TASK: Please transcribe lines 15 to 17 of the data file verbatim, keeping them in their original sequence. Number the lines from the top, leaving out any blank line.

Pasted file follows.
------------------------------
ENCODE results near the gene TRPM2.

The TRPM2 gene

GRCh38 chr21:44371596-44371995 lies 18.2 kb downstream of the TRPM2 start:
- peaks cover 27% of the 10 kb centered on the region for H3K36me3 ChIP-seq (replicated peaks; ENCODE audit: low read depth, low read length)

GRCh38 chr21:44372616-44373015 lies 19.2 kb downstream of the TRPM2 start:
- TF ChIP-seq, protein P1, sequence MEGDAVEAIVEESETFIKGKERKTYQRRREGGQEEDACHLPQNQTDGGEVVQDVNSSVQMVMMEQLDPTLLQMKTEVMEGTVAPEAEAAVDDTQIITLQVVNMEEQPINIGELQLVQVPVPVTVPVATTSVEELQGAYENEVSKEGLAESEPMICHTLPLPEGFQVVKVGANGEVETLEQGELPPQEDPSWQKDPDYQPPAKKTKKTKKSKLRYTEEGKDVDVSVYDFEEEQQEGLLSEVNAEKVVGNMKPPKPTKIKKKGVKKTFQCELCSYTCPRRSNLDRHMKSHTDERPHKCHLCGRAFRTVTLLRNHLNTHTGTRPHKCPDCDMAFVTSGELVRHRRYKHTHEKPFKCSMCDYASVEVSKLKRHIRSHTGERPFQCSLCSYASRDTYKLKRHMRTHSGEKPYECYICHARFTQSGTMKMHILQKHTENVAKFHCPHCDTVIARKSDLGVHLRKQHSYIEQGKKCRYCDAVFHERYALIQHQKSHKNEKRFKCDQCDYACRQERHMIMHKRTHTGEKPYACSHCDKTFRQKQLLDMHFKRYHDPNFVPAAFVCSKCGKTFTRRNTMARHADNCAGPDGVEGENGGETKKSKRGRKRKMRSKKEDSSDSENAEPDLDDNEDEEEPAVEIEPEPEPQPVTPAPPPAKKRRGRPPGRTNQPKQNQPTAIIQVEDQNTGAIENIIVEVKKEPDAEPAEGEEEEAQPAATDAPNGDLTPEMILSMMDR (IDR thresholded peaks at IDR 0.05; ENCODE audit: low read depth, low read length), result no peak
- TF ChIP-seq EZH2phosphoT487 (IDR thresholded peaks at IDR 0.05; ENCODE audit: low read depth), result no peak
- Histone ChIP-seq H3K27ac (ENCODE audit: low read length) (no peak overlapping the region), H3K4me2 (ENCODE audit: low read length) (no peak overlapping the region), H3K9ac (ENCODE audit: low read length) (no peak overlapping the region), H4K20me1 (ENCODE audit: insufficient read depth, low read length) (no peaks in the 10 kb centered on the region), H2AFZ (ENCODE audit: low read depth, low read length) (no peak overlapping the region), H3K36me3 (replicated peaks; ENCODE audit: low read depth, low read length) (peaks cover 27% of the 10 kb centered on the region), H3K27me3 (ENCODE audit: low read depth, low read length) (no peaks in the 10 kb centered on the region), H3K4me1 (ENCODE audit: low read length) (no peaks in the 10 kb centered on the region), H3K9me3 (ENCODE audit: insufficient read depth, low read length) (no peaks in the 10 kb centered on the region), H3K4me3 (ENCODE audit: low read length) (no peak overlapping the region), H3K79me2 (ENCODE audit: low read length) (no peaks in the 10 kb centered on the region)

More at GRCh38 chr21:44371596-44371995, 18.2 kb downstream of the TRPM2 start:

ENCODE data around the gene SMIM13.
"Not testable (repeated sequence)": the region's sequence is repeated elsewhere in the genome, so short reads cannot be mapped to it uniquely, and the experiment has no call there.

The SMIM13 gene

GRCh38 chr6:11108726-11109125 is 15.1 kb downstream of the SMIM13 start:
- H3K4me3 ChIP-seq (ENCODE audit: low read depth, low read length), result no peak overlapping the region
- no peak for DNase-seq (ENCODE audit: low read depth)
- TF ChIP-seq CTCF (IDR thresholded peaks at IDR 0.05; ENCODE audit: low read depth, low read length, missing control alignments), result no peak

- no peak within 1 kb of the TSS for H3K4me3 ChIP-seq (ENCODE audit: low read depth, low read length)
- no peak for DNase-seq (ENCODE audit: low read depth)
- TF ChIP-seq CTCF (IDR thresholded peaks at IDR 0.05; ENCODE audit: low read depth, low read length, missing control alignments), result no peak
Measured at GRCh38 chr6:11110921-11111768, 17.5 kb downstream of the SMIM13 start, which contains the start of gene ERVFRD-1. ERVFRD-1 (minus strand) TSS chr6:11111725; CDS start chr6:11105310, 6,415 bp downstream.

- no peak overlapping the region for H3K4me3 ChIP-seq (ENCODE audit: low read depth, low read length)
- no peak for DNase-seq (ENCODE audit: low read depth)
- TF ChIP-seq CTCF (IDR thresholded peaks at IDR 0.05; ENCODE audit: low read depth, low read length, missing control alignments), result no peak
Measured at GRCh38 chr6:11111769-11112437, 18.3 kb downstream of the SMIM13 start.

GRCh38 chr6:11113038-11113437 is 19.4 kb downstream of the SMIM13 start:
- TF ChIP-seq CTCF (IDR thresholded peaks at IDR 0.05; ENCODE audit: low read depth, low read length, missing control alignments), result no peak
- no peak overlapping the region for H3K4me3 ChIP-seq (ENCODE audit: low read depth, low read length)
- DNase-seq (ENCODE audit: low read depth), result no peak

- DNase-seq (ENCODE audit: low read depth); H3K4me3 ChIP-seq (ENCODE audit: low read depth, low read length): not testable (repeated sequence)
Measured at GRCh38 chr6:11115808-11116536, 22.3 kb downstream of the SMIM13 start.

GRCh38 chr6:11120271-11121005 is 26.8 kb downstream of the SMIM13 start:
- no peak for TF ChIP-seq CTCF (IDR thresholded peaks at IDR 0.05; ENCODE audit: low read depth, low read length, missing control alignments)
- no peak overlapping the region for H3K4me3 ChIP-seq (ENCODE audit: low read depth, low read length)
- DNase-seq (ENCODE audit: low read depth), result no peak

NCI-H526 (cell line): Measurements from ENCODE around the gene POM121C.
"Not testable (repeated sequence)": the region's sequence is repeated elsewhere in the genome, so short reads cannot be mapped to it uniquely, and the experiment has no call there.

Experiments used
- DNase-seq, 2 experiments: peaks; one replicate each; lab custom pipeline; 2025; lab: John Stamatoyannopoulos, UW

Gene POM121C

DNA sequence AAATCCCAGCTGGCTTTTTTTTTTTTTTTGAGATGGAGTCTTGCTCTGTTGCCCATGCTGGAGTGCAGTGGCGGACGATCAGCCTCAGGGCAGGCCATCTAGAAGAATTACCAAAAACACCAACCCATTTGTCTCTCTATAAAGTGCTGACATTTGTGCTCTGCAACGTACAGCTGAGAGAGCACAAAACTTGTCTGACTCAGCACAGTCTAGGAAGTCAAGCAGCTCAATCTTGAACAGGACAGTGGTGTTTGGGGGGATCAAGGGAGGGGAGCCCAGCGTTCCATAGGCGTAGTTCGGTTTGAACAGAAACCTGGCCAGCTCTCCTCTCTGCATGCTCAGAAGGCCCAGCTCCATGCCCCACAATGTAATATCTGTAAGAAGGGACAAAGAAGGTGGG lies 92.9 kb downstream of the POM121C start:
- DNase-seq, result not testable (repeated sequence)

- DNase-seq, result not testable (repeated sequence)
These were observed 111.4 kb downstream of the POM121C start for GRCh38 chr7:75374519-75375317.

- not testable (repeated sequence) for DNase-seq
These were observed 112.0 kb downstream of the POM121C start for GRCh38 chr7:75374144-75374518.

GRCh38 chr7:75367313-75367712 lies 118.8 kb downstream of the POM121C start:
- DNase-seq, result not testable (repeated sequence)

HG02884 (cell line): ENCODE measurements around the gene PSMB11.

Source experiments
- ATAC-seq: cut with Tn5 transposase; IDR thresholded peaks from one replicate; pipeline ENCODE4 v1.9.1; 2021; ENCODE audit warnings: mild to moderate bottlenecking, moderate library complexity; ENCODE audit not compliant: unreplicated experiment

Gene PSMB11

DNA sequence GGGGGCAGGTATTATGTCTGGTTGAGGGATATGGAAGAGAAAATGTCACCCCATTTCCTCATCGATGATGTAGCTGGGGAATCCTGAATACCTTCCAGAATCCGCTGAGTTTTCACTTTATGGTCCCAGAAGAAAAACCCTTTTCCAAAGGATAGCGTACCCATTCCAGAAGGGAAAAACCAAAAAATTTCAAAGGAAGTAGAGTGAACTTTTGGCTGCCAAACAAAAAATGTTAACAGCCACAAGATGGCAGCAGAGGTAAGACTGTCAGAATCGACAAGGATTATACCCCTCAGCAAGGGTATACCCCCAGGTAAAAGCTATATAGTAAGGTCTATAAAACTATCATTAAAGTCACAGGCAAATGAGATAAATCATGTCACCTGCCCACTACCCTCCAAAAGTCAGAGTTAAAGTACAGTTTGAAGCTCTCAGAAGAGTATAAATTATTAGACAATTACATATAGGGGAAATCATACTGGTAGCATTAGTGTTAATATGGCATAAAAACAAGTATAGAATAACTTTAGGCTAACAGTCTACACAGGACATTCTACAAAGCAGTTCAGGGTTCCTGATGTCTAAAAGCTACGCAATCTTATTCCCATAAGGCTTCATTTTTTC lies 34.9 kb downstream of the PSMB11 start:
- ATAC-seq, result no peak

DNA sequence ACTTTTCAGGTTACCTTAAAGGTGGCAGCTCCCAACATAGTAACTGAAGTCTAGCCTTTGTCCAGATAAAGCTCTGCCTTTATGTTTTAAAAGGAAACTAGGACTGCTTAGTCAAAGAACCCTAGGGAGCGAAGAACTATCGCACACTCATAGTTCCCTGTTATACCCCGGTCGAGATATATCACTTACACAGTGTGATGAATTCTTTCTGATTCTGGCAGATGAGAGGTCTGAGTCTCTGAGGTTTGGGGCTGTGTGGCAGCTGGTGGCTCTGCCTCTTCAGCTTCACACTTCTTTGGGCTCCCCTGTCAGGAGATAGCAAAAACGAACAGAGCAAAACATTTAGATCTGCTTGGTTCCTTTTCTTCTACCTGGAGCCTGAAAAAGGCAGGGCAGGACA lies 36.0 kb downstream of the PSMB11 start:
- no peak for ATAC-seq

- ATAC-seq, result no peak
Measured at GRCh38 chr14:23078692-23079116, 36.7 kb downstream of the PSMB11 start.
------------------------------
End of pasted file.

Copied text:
- no peak for DNase-seq (ENCODE audit: low read depth)
- TF ChIP-seq CTCF (IDR thresholded peaks at IDR 0.05; ENCODE audit: low read depth, low read length, missing control alignments), result no peak

- no peak within 1 kb of the TSS for H3K4me3 ChIP-seq (ENCODE audit: low read depth, low read length)